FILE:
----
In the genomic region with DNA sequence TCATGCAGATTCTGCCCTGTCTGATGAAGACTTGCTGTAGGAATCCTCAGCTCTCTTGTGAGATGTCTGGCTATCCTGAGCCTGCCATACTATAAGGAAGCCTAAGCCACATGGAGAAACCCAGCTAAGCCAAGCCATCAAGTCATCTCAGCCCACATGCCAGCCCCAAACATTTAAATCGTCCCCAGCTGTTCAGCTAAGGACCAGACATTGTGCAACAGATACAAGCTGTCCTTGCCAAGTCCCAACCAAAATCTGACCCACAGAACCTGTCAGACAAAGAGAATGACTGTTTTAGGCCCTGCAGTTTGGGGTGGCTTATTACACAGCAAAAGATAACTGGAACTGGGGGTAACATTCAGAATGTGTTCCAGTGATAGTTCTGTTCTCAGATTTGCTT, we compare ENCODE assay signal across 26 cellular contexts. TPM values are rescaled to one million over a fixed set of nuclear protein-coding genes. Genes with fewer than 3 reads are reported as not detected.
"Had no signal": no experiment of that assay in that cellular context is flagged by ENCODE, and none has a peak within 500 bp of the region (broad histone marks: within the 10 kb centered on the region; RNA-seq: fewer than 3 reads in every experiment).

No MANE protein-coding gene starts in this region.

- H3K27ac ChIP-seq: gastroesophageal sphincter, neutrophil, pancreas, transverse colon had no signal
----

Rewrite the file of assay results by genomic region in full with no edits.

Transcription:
In the genomic region with DNA sequence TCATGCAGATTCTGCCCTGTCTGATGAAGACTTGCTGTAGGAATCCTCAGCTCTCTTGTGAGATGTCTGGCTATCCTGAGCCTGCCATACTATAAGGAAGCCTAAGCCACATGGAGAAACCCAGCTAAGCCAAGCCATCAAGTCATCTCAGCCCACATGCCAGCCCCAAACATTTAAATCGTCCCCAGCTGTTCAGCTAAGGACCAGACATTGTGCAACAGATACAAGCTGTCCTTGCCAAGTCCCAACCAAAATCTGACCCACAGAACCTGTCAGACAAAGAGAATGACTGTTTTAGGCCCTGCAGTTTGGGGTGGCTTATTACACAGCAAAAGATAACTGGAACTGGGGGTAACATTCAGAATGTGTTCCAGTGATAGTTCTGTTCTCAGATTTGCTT, we compare ENCODE assay signal across 26 cellular contexts. TPM values are rescaled to one million over a fixed set of nuclear protein-coding genes. Genes with fewer than 3 reads are reported as not detected.
"Had no signal": no experiment of that assay in that cellular context is flagged by ENCODE, and none has a peak within 500 bp of the region (broad histone marks: within the 10 kb centered on the region; RNA-seq: fewer than 3 reads in every experiment).

No MANE protein-coding gene starts in this region.

- H3K27ac ChIP-seq: gastroesophageal sphincter, neutrophil, pancreas, transverse colon had no signal